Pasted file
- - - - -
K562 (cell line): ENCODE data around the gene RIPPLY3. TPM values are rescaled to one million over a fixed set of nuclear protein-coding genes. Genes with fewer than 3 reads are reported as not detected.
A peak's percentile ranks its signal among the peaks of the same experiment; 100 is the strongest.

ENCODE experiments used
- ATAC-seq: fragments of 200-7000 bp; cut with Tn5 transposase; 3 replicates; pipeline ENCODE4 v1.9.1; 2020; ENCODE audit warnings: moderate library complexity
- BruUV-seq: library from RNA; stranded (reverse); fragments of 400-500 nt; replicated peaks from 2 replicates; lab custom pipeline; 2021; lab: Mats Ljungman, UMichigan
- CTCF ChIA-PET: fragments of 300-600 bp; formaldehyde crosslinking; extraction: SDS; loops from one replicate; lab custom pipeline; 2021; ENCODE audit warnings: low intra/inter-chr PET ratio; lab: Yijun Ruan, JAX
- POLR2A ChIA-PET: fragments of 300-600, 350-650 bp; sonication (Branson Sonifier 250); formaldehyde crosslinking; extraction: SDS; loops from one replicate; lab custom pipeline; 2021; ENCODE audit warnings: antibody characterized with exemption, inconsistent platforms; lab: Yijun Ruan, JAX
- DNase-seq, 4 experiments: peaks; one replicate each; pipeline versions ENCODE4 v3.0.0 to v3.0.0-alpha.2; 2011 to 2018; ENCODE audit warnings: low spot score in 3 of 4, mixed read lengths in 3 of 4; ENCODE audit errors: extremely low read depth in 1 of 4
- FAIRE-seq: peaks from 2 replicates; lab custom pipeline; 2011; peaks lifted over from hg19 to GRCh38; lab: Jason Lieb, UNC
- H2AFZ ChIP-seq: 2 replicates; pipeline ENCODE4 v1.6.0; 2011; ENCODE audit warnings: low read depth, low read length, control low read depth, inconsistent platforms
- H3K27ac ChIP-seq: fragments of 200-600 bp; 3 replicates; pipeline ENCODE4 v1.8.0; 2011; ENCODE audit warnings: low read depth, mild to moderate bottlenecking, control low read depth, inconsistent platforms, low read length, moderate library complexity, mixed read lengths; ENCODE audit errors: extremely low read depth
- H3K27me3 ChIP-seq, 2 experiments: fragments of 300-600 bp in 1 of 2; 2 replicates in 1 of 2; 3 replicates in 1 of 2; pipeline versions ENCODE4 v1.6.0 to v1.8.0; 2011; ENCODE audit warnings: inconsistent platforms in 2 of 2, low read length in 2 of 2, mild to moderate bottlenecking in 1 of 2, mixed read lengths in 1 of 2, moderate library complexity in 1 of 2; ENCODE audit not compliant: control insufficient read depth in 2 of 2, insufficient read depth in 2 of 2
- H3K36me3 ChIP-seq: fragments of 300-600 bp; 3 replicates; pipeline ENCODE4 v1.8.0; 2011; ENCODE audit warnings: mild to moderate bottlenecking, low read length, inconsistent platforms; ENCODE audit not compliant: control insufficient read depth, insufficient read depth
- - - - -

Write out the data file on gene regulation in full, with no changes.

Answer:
K562 (cell line): ENCODE data around the gene RIPPLY3. TPM values are rescaled to one million over a fixed set of nuclear protein-coding genes. Genes with fewer than 3 reads are reported as not detected.
A peak's percentile ranks its signal among the peaks of the same experiment; 100 is the strongest.

ENCODE experiments used
- ATAC-seq: fragments of 200-7000 bp; cut with Tn5 transposase; 3 replicates; pipeline ENCODE4 v1.9.1; 2020; ENCODE audit warnings: moderate library complexity
- BruUV-seq: library from RNA; stranded (reverse); fragments of 400-500 nt; replicated peaks from 2 replicates; lab custom pipeline; 2021; lab: Mats Ljungman, UMichigan
- CTCF ChIA-PET: fragments of 300-600 bp; formaldehyde crosslinking; extraction: SDS; loops from one replicate; lab custom pipeline; 2021; ENCODE audit warnings: low intra/inter-chr PET ratio; lab: Yijun Ruan, JAX
- POLR2A ChIA-PET: fragments of 300-600, 350-650 bp; sonication (Branson Sonifier 250); formaldehyde crosslinking; extraction: SDS; loops from one replicate; lab custom pipeline; 2021; ENCODE audit warnings: antibody characterized with exemption, inconsistent platforms; lab: Yijun Ruan, JAX
- DNase-seq, 4 experiments: peaks; one replicate each; pipeline versions ENCODE4 v3.0.0 to v3.0.0-alpha.2; 2011 to 2018; ENCODE audit warnings: low spot score in 3 of 4, mixed read lengths in 3 of 4; ENCODE audit errors: extremely low read depth in 1 of 4
- FAIRE-seq: peaks from 2 replicates; lab custom pipeline; 2011; peaks lifted over from hg19 to GRCh38; lab: Jason Lieb, UNC
- H2AFZ ChIP-seq: 2 replicates; pipeline ENCODE4 v1.6.0; 2011; ENCODE audit warnings: low read depth, low read length, control low read depth, inconsistent platforms
- H3K27ac ChIP-seq: fragments of 200-600 bp; 3 replicates; pipeline ENCODE4 v1.8.0; 2011; ENCODE audit warnings: low read depth, mild to moderate bottlenecking, control low read depth, inconsistent platforms, low read length, moderate library complexity, mixed read lengths; ENCODE audit errors: extremely low read depth
- H3K27me3 ChIP-seq, 2 experiments: fragments of 300-600 bp in 1 of 2; 2 replicates in 1 of 2; 3 replicates in 1 of 2; pipeline versions ENCODE4 v1.6.0 to v1.8.0; 2011; ENCODE audit warnings: inconsistent platforms in 2 of 2, low read length in 2 of 2, mild to moderate bottlenecking in 1 of 2, mixed read lengths in 1 of 2, moderate library complexity in 1 of 2; ENCODE audit not compliant: control insufficient read depth in 2 of 2, insufficient read depth in 2 of 2
- H3K36me3 ChIP-seq: fragments of 300-600 bp; 3 replicates; pipeline ENCODE4 v1.8.0; 2011; ENCODE audit warnings: mild to moderate bottlenecking, low read length, inconsistent platforms; ENCODE audit not compliant: control insufficient read depth, insufficient read depth